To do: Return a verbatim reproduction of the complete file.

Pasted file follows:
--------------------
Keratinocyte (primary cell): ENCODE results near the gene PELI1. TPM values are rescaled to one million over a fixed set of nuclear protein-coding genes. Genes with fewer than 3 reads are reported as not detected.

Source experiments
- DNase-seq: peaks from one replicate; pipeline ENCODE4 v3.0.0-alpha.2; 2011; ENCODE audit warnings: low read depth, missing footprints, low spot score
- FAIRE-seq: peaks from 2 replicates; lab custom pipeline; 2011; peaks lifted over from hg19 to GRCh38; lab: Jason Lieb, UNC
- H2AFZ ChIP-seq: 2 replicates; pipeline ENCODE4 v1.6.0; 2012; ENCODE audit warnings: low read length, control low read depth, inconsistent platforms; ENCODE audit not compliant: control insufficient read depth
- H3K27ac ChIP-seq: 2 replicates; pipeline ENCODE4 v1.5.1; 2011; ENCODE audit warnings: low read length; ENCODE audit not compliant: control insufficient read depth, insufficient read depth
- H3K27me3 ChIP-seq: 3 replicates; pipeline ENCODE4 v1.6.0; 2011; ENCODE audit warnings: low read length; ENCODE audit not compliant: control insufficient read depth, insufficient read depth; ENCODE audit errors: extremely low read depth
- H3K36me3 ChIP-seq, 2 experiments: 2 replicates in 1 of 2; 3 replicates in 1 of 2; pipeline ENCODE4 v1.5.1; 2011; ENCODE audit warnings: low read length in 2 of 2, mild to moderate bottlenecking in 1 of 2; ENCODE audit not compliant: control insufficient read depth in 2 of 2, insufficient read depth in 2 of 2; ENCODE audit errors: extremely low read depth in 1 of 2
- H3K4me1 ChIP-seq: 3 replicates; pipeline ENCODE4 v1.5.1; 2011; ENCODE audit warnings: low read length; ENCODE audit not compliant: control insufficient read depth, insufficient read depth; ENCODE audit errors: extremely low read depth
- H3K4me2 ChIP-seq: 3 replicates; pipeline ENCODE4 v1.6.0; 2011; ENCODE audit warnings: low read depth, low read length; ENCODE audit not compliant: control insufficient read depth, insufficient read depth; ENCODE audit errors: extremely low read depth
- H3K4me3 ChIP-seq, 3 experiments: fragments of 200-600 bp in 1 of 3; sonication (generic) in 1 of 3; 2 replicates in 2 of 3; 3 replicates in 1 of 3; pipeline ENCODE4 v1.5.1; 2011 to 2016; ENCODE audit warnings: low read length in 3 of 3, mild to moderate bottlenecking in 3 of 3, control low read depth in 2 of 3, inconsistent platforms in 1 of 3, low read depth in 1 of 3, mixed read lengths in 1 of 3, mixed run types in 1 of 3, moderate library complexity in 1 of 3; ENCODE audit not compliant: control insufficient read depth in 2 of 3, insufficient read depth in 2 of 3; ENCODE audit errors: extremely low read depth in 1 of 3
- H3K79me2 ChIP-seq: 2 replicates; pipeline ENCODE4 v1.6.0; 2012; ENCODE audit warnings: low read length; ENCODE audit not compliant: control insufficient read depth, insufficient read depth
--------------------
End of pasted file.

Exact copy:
Keratinocyte (primary cell): ENCODE results near the gene PELI1. TPM values are rescaled to one million over a fixed set of nuclear protein-coding genes. Genes with fewer than 3 reads are reported as not detected.

Source experiments
- DNase-seq: peaks from one replicate; pipeline ENCODE4 v3.0.0-alpha.2; 2011; ENCODE audit warnings: low read depth, missing footprints, low spot score
- FAIRE-seq: peaks from 2 replicates; lab custom pipeline; 2011; peaks lifted over from hg19 to GRCh38; lab: Jason Lieb, UNC
- H2AFZ ChIP-seq: 2 replicates; pipeline ENCODE4 v1.6.0; 2012; ENCODE audit warnings: low read length, control low read depth, inconsistent platforms; ENCODE audit not compliant: control insufficient read depth
- H3K27ac ChIP-seq: 2 replicates; pipeline ENCODE4 v1.5.1; 2011; ENCODE audit warnings: low read length; ENCODE audit not compliant: control insufficient read depth, insufficient read depth
- H3K27me3 ChIP-seq: 3 replicates; pipeline ENCODE4 v1.6.0; 2011; ENCODE audit warnings: low read length; ENCODE audit not compliant: control insufficient read depth, insufficient read depth; ENCODE audit errors: extremely low read depth
- H3K36me3 ChIP-seq, 2 experiments: 2 replicates in 1 of 2; 3 replicates in 1 of 2; pipeline ENCODE4 v1.5.1; 2011; ENCODE audit warnings: low read length in 2 of 2, mild to moderate bottlenecking in 1 of 2; ENCODE audit not compliant: control insufficient read depth in 2 of 2, insufficient read depth in 2 of 2; ENCODE audit errors: extremely low read depth in 1 of 2
- H3K4me1 ChIP-seq: 3 replicates; pipeline ENCODE4 v1.5.1; 2011; ENCODE audit warnings: low read length; ENCODE audit not compliant: control insufficient read depth, insufficient read depth; ENCODE audit errors: extremely low read depth
- H3K4me2 ChIP-seq: 3 replicates; pipeline ENCODE4 v1.6.0; 2011; ENCODE audit warnings: low read depth, low read length; ENCODE audit not compliant: control insufficient read depth, insufficient read depth; ENCODE audit errors: extremely low read depth
- H3K4me3 ChIP-seq, 3 experiments: fragments of 200-600 bp in 1 of 3; sonication (generic) in 1 of 3; 2 replicates in 2 of 3; 3 replicates in 1 of 3; pipeline ENCODE4 v1.5.1; 2011 to 2016; ENCODE audit warnings: low read length in 3 of 3, mild to moderate bottlenecking in 3 of 3, control low read depth in 2 of 3, inconsistent platforms in 1 of 3, low read depth in 1 of 3, mixed read lengths in 1 of 3, mixed run types in 1 of 3, moderate library complexity in 1 of 3; ENCODE audit not compliant: control insufficient read depth in 2 of 3, insufficient read depth in 2 of 3; ENCODE audit errors: extremely low read depth in 1 of 3
- H3K79me2 ChIP-seq: 2 replicates; pipeline ENCODE4 v1.6.0; 2012; ENCODE audit warnings: low read length; ENCODE audit not compliant: control insufficient read depth, insufficient read depth